Two days ago, my mother and I were at Oja-Oba. By this, I mean, we sat in the minivan while Mommy summoned her favorite marketwomen to bring their wares to us. Obviously, I’m not about the Nigerian market life yet. I cannot haggle to save my life. Sadly, I still think in pre-recession prices (yes, I am an IJGB), it won’t take long to infuriate the traders. Through some witchcraft, most marketwomen can smell my bluff from my mile away. It doesn’t help that my speech screams Ajebutter even if my speech pretends otherwise.
Price bartering and Mommy’s playful banter aside, I noticed the sunny skies darkening about the rusty Ibadan market roofs. I rolled my eyes.
How inconvenient! Mommy and I still had a long day ahead, and rain would only slow us down. As if the skies were teasing us, the rain started small small. Like play, like play, the drizzling increased, turning little puddles into a muddy brown stream carrying Viju milk bottles, Fan Yogo sachets and woven baskets. An premature watermelon was swept helplessly into the dirty waves. I heard a piercing crumbling sound. It was my heart breaking.
That was only the beginning.
The entire market ran mad. I watched as traders desperately tried to rescue what was left on their displays. Every market parasol was quickly pushed to the side to avoid the dirty terrorizing stream that now flowed out of the drainage. Soaking wet clothes clung to their bodies as they ran to save splintered wood, protect their produce and escape the rain. As if possessed, the elubo trader rushed into the rain, running in the opposite direction. A half hour ago, she had rushed to the car. Her eyes sparkled as she teased Mommy, as she smiled with her arms on her skinny waist. When she laughed, I couldn’t help but smile at her near-perfect smile. Now I saw her searching for something frantically as the rain made her clothes almost transparent and her skin glisten.
Her phone was missing. Mommy suggested calling it to see if it had fallen into the sack of elubo, and started dialing her number. It was a stupidly hopeful plan, but we all wished it would work. We listened, but the sack was silent. I couldn’t help but pity the elubo trader. She still smiled, but now her smile was heavy, not as light-hearted as before. She said goodbye and continued searching for her phone, trying to retrace her steps down the muddy road. Mommy prayed for her, well, what more could she do in those circumstances.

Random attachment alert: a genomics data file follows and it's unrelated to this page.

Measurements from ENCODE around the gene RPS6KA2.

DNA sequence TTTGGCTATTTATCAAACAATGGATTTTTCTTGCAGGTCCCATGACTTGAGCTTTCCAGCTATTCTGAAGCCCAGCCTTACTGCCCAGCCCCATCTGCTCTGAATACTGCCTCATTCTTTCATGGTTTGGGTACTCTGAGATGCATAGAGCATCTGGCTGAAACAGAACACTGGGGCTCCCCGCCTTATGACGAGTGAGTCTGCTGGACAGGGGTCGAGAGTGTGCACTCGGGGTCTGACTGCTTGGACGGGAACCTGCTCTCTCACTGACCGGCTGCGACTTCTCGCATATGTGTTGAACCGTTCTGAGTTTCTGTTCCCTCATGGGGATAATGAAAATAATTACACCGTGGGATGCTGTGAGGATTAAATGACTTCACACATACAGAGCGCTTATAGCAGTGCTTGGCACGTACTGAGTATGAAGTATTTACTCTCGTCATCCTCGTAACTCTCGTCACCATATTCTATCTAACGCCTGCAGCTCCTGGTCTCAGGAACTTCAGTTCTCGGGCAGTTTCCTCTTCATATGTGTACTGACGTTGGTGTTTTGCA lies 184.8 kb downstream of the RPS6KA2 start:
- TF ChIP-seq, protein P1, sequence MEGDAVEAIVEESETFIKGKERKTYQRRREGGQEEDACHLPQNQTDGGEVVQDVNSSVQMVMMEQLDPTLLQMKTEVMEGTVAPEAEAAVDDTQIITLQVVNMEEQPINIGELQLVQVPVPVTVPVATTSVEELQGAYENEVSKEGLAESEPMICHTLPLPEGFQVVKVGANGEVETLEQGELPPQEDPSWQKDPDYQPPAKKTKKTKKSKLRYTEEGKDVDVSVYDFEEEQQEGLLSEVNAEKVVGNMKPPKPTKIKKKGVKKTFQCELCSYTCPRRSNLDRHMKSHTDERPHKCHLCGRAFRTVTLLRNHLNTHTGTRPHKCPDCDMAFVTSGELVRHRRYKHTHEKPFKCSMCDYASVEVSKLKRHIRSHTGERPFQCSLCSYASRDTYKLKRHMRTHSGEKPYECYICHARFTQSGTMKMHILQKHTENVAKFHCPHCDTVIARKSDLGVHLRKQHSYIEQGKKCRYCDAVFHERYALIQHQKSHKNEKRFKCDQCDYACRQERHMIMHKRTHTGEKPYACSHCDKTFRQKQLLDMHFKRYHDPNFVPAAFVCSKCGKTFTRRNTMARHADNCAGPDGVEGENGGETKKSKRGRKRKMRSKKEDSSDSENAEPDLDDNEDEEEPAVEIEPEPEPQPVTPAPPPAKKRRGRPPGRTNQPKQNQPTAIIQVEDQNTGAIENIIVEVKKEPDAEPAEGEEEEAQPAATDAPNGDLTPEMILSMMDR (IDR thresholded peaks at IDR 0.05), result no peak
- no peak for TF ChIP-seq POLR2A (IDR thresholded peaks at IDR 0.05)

Minutes later , we drove off. Well, Mommy drove off. I just sat in the passenger seat. Rain pelted our windshield. We quickly fled the market because she foresaw the rain becoming a flood. The next day, we heard that many were displaced from their homes in Ibadan. Days later, I heard of the flooding in the island areas of Lagos. Videos and photos of people swimming past vehicles, flooded lavish living rooms bombarded my timeline. Then it occurred to me. Nigeria fails us all equally. We fail to understand that most times because our varying incomes act as an illusion. For years, I maintained that the Nigerian problem was the drastic difference between the rich and poor. Now, I realize that riches only provide a cushion for the bruises of our abusive relationship with Nigeria.
Yet again, I cannot help but wonder if, as Nigerians, we’ve become the quarrelsome half-siblings born to an irresponsible, wretched polygamist. We bicker over splitting into different nations instead of actually trying to fix our problems. If the government disappoints us over and over, then we should adopt a “screw them” personality. Is it easier said than done? Yes. Does it sound naïve? Perhaps. We know waste management is negligible. Let’s form trash collection, and burn them in a neighborhood kiln (enclosed fireplace). Safety measures should be taken (breathing masks provided, etc.) We know that the healthcare system is terrible. Keeping our communities clean and our gutters trash free will reduce many communicable diseases. Our foods in the markets wouldn’t be exposed to such dirt and filth. If we take care of trash, our floods wouldn’t have such devastating results. Truth is lack of trash management in Nigeria causes so many societal issues that one cannot help but wonder how we even survive. We need to do something. Step by step, little by little, gradual by gradual, we’ll tackle different problems if we only take a step.
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